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The digestive system

By CX Research Inc., Sat, 03/08/2008 - 13:11

Digestive system consists of several organs responsible for the break down and elimination of chemical components of foods: Stomach, Pancreas, Liver, Gallbladder, Small Intestine, and Large Intestine.

Digestion begins in the mouth, where saliva, a watery mixture of mucus, and enzymes moistens and lubricates masticated food. The second step of digestion occurs in the stomach, where gastric juices are secreted and mixed with the food to produce a liquid substance called chime. The chime travels from the stomach into the duodenum, where it is treated by additional enzymes produced by the liver and pancreas. Our liver manufactures bile (to help digest fats), which is stored in the gall bladder and flows through the bile duct into the duodenum. The pancreas produces and releases enzymes for protein and carbohydrate digestion. After the chime is treated with pancreatic enzymes and bile, it travels through the small intestine, where some additional enzymes are secreted by the intestinal wall and the process of digestion ends. Absorption takes place in the small intestine. Water is removed in the large intestine.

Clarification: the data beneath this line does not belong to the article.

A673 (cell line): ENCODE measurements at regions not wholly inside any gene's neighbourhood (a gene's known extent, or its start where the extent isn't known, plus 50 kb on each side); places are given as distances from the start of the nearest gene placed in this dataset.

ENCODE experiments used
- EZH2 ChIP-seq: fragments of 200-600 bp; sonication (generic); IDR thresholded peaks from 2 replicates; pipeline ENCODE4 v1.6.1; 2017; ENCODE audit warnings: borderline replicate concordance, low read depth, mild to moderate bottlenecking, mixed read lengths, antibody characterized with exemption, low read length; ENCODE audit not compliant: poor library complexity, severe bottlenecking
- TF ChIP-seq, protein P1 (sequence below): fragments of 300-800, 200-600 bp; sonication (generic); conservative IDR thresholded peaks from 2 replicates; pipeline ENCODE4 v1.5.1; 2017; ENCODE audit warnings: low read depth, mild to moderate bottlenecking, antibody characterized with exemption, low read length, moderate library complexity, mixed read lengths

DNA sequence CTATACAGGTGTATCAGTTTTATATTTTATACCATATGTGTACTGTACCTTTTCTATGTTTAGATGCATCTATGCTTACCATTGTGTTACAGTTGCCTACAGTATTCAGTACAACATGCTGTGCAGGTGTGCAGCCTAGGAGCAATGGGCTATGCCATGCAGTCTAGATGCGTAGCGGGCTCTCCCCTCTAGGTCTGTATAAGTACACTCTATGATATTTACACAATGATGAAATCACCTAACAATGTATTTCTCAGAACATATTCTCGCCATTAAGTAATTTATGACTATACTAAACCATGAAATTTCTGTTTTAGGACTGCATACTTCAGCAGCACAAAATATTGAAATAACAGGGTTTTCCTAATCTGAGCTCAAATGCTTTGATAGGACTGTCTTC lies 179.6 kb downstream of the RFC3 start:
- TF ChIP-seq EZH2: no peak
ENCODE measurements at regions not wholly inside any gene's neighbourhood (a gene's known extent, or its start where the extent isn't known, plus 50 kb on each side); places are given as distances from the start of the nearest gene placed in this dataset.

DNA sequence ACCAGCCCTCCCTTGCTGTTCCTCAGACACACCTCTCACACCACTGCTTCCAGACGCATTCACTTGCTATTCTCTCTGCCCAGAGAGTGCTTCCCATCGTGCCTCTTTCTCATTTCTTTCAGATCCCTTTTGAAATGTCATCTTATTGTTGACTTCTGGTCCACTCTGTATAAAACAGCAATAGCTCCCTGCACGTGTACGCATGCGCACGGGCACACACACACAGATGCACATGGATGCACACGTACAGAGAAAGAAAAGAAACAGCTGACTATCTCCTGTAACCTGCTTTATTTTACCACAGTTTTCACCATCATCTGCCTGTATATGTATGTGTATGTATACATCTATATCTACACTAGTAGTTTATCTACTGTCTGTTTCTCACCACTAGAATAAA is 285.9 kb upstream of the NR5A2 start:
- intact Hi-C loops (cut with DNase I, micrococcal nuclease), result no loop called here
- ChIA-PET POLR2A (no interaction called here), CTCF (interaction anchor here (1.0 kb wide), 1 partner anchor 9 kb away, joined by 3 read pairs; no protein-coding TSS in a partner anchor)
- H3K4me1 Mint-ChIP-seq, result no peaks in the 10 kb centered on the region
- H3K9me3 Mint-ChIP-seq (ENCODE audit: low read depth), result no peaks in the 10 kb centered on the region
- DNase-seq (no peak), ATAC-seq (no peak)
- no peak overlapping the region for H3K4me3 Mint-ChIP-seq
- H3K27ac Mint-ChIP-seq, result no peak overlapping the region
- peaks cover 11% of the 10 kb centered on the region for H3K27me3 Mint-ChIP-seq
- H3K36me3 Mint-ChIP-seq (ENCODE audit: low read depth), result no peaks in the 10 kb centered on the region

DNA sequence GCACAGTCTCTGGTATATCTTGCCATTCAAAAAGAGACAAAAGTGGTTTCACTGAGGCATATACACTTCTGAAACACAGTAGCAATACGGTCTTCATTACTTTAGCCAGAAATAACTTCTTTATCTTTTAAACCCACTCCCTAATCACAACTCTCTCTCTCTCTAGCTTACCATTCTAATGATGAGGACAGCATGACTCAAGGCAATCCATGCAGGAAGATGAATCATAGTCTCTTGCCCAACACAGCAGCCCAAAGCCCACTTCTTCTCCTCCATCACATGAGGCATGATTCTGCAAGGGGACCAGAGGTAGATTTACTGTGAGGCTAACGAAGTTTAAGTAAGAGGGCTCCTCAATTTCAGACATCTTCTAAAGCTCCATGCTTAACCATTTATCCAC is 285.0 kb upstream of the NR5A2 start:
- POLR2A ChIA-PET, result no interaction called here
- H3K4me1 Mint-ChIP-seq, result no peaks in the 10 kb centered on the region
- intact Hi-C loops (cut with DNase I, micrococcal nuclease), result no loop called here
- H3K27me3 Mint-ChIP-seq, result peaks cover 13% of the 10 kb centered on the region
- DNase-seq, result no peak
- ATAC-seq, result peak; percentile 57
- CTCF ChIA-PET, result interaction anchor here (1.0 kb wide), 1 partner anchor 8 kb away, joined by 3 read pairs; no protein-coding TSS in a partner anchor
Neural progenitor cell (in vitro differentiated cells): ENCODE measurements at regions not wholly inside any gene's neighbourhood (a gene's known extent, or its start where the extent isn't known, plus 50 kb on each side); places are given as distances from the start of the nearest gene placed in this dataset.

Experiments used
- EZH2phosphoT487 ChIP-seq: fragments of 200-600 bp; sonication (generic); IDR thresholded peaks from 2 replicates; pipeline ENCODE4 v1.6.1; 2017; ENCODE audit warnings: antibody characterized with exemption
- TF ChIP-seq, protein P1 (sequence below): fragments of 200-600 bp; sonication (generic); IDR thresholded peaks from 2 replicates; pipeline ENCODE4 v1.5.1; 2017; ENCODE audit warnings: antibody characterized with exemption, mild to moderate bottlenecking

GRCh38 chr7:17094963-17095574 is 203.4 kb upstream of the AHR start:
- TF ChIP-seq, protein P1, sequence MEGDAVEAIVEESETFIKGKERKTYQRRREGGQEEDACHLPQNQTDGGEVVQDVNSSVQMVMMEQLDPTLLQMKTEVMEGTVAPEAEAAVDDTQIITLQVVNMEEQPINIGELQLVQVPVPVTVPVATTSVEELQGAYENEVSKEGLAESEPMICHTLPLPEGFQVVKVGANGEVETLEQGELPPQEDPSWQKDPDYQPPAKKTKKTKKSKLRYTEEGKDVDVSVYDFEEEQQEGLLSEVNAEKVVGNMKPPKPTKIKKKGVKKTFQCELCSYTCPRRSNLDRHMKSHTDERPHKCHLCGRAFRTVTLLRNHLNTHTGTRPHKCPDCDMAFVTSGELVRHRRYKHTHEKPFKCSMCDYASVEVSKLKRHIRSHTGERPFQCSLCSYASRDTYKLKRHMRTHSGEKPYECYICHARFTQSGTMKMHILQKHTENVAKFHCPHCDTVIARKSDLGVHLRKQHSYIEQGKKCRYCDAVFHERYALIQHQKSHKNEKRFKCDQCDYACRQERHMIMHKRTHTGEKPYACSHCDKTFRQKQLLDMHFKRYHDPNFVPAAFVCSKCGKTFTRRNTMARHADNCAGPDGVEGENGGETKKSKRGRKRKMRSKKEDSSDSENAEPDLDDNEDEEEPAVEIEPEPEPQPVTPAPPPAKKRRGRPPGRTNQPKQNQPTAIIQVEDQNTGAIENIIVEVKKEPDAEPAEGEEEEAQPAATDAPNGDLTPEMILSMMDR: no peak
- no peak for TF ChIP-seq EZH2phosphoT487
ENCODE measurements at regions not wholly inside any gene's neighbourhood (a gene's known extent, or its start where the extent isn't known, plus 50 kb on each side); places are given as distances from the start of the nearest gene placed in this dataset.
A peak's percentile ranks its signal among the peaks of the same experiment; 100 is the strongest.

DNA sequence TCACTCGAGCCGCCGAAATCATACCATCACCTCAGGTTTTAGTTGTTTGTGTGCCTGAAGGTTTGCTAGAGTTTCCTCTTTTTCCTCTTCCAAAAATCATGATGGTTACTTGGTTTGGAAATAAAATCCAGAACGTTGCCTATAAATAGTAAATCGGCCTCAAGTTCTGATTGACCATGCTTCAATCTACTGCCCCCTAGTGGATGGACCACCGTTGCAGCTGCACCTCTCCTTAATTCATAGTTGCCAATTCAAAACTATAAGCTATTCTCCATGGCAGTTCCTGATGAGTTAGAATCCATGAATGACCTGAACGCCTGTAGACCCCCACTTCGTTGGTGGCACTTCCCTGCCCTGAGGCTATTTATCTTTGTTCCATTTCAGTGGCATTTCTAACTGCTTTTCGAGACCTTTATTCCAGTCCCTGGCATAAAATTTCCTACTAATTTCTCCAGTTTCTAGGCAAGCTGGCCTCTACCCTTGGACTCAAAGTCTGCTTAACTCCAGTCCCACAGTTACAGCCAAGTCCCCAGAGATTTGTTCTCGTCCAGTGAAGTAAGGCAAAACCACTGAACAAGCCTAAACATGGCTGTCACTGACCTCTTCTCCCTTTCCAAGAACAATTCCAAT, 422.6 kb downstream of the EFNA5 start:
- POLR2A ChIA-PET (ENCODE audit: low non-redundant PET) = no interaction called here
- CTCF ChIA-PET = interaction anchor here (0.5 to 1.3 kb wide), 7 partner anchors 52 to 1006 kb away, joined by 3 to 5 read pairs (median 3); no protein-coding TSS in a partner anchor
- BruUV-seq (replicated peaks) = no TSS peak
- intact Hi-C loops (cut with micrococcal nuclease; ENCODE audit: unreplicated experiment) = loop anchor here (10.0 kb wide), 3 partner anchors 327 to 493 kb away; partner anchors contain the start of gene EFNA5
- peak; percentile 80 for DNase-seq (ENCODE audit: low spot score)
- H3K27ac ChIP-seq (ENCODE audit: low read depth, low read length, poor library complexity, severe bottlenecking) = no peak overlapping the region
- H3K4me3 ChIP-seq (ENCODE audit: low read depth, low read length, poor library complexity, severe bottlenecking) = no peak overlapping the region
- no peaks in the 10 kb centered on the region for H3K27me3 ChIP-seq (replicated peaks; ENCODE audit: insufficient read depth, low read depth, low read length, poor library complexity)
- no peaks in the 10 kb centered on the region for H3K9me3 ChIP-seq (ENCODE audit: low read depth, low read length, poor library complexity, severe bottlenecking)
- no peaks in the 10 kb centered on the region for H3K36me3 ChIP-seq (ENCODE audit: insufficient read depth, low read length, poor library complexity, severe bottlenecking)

Symptoms such as bloating, gas, constipation, and diarrhea, are mostly attributed to poor digestion.

Digestive system

IBS (IRRITABLE BOWEL SYNDROME), is a functional disorder characterized by abdominal pain and alteration in bowel habits. "Up to 20% of the adult population has symptoms compatible with the diagnosis, but most never seek medical attention. It is a common problem presenting to both the gastroenterologist and the primary physician." (Current Medical Diagnosis and Treatment, 37th Edition, chapter 14, p602).

Some of the reasons causing digestive disorders are:

  1. Gastritis, resulting from poisons and irritants, peptic and acute ulcers, etc. Various foods, alcohol, aspirin, drugs and toxins may cause gastritis. Emotional stress has been implicated as one cause of abnormal pepsin secretion. High consumption of aspirin is also a possible suspect. No one person is more at risk than another for developing ulcers, though the tendency toward stress and hypertension does seem to run in families.
  2. Deficiency of bile. Liver malfunction or diseases. Many chemicals or drugs may cause severe injury to the liver. Alcohol is one of the most common reasons for irreversible liver changes.
  3. Blockage of biliary tract (gallbladder inflammation, obstruction, gallstones, infections).
  4. Deficiency of the pancreatic enzymes. Fatty infiltration of the pancreas is quite common in obesity and may be to a severe degree.
  5. Gut: lack of peristaltic movement, colon inflammation, obstructions, etc. In the absence of any obstruction, a dynamic ileus is a condition in which there is loss of peristalsis in the intestine. Chronic intestinal pseudo-obstruction is a syndrome characterized by symptoms and signs of intestinal obstruction in the absence of any mechanical lesions.